Electric ‘self-steering’ BMW veers into traffic leaving one dead & 9 hurt

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A BMW test car fitted with “self-steering” technology veered into oncoming traffic, killing one person and seriously injuring nine.

Police said the all-electric BMW iX – with four adults and child on board – swerved out of its lane and caused a horror pile-up with three other vehicles in Germany.

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Police in Germany said a self-steering BMW test car caused a horror pile-upCredit: Getty

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The vehicle involved was an all-electric BMW iX (file image)Credit: AP

It is not yet known why the car suddenly crossed to the wrong side of the B28 federal highway in Römerstein yesterday afternoon.

“Whether it was being steered by the (driver) or not is the subject of investigation,” police said.

It first hit an oncoming Citroen, before crashing head-on with a Mercedes-Benz Vito van – in which a 33-year-old passenger was killed.

The Citroen span after impact and smashed into a Seat Alhambra with two people on board.

The Seat was rammed off the road and burst into flames, reports said.

Reutlingen police spokesman Michael Schaal said four rescue helicopters and dozens of firefighters responded to the smash.

The injured were taken to several hospitals in the region, including the 43-year-old driver of the BMW.

Three adults aged 31, 42 and 47 and a 18-month-old child were also in the test vehicle.

Pictures from the scene show the car emblazoned with stickers warning that it is a test car with autonomous steering.

BMW clarified that the vehicle involved was not capable of fully autonomous driving.

It was fitted with its level 2 “Driving Assist Professional” system.

That means the it can steer itself to keep in lane and accelerate and brake to maintain speed and distance from other cars.

But the driver must keep their hands on the wheel and is responsible for control at all times, the manufacturer says.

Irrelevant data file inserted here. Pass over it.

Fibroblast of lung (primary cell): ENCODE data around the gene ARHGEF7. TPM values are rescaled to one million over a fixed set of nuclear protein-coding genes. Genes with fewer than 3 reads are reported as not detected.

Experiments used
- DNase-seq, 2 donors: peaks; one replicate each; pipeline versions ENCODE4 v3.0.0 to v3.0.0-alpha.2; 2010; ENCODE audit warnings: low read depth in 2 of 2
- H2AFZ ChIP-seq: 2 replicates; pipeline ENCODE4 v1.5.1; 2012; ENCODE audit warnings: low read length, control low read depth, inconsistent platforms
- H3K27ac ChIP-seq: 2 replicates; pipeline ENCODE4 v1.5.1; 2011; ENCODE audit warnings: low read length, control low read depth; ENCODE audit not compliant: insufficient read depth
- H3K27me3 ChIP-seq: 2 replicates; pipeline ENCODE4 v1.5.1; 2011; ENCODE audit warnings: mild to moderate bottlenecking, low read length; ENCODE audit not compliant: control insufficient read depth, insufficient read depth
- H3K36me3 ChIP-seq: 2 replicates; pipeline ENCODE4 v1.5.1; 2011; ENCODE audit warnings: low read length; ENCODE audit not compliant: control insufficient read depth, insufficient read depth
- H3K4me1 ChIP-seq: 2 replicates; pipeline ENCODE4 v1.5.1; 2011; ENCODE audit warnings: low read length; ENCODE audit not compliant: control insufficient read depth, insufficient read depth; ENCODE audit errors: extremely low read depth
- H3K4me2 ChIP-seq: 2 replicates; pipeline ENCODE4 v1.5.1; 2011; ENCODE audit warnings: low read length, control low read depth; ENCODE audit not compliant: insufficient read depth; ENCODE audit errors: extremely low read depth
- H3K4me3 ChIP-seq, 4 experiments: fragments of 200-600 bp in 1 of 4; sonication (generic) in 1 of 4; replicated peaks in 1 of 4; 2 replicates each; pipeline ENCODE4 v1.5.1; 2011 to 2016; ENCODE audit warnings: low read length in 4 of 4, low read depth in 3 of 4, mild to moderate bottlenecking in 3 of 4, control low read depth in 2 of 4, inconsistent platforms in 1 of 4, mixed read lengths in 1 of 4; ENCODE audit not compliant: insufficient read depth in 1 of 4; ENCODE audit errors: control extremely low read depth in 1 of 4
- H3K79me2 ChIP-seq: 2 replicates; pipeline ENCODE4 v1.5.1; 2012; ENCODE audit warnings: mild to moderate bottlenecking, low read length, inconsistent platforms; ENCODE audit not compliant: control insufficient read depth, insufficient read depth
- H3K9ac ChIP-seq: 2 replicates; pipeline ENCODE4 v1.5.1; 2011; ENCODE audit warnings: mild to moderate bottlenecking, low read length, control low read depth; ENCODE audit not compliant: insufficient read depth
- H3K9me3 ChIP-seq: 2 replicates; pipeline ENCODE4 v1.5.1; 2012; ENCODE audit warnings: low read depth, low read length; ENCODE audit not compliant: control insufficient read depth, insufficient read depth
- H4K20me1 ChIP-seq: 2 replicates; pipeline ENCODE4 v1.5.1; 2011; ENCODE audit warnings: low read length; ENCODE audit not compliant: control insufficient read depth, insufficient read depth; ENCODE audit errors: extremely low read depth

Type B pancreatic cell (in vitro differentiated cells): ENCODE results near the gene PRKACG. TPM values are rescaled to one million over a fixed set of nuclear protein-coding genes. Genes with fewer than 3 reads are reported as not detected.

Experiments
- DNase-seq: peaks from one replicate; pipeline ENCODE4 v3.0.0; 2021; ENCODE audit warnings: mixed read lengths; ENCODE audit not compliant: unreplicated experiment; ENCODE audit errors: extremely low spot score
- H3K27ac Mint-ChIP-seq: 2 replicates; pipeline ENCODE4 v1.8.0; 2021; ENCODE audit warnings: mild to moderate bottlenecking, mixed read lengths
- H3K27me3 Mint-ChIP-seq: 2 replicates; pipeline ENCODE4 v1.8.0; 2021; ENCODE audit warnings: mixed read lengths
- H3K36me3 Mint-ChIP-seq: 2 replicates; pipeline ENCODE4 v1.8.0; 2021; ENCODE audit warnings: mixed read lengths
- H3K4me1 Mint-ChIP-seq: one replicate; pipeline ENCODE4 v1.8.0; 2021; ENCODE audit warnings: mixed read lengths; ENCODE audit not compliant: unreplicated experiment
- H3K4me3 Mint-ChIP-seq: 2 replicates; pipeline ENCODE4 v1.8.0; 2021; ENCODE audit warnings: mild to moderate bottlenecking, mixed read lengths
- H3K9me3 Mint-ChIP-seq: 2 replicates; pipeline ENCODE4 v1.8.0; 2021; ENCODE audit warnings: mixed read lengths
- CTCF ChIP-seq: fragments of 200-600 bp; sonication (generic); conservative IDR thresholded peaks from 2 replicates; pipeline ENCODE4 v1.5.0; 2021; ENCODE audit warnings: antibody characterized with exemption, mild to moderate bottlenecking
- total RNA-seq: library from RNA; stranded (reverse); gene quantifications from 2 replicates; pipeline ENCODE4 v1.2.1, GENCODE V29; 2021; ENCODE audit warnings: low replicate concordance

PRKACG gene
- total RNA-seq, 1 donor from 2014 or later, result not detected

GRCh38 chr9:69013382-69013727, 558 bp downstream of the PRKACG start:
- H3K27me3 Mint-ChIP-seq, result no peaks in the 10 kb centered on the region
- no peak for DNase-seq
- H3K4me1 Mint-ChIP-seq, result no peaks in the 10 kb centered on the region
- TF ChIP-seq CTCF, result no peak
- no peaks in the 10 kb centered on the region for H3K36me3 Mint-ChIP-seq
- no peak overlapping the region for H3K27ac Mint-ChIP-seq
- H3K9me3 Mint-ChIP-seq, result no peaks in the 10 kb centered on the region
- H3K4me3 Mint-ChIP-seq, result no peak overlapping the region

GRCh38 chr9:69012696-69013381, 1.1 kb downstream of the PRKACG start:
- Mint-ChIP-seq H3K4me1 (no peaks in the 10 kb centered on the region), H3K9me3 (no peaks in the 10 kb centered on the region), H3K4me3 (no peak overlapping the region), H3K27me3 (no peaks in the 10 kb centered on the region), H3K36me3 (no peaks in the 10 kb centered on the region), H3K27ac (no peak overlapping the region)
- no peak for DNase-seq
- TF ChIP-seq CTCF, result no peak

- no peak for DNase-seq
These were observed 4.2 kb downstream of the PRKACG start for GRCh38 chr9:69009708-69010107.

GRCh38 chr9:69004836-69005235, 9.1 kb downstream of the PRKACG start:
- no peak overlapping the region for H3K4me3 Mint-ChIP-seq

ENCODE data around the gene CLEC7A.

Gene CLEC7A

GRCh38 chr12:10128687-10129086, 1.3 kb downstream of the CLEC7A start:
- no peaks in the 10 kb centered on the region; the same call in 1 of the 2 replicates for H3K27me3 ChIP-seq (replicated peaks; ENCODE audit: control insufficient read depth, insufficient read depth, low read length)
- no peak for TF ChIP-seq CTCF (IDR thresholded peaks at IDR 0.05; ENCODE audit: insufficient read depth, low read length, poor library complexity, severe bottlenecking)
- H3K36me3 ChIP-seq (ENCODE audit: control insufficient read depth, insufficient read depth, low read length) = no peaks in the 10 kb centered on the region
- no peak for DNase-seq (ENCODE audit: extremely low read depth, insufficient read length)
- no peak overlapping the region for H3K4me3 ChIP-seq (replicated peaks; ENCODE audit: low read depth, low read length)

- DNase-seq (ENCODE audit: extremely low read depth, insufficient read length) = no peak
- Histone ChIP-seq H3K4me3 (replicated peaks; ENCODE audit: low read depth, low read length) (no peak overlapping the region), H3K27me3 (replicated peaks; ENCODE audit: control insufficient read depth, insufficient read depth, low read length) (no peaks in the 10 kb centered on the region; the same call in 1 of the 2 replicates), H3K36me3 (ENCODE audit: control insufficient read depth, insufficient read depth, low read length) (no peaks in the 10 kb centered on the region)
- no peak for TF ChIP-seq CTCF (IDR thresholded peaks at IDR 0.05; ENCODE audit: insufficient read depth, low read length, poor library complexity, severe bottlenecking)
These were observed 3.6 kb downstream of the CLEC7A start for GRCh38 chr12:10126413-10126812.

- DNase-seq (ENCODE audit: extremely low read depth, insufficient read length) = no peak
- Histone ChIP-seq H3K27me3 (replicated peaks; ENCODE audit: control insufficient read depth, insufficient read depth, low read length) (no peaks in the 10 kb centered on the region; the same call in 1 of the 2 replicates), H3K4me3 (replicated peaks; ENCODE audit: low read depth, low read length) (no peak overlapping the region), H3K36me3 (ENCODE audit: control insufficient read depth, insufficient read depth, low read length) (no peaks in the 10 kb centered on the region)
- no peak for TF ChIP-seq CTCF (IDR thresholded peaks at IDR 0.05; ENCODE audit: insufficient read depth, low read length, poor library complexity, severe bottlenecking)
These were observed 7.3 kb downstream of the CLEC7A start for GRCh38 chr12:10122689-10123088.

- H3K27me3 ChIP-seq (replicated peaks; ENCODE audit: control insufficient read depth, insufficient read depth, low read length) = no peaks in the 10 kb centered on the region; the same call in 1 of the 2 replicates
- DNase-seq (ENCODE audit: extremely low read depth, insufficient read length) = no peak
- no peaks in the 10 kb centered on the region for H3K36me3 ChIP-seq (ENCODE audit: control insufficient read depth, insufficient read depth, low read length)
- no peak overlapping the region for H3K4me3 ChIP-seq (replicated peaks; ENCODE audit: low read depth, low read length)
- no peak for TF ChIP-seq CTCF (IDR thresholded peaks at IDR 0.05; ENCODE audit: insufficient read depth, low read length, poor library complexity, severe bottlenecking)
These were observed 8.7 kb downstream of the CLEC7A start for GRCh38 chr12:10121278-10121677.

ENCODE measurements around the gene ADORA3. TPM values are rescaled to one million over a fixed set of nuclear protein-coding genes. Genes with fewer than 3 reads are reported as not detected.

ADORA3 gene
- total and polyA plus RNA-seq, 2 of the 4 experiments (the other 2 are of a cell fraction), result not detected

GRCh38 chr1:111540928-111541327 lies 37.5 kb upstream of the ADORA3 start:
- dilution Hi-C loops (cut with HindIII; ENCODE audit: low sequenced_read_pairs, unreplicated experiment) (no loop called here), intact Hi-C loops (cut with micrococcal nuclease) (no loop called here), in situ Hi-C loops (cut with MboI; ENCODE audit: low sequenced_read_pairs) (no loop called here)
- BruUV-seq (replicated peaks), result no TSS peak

“The vehicle has a level 2 driving assistance system that is already incorporated in production vehicles today and which can support the driver on demand,” the company said.

“With level 2 vehicles the driver always retains responsibility.”

BMW said the vehicle was required to be marked as a test car for data protection purposes because it was recording video footage.

The car maker added: “We are in the process of investigating the exact circumstances.

“Of course we are in close contact with authorities.”

Level 2 systems can brake automatically, accelerate and – unlike Level 1 – take over steering, according to BMW’s website.

Robo-cars

Self-driving cars have been involved in a number of fatal crashes in the past.

One of Uber’s Volvo test cars struck and killed a woman crossing the road in Arizona in 2018.

Footage allegedly showed the car – which was in “autonomous mode” – had time to brake before impact.

A year earlier Uber had pulled its test fleet from the roads after another car ended up on its side.

At least three Tesla drivers have died since 2016 while using autopilot mode.

In May this year a Tesla driver was ordered to stand trial for manslaughter after two people died in a December 2019 crash in Gardena, California.

The Model S car was on autopilot when it exited a freeway, ran a red light and slammed into a Honda at 74mph, police said

Prosecutors allege the driver should have been ready to take control but failed to touch the brake pedal.

Last December another Tesla Model S slammed into the back of bus, injuring several people in Newport Beach, California.

In the same town, three people were killed when a brand new Tesla S crashed into a construction site in May this year.

Police are investigating if the autonomous system was operating.

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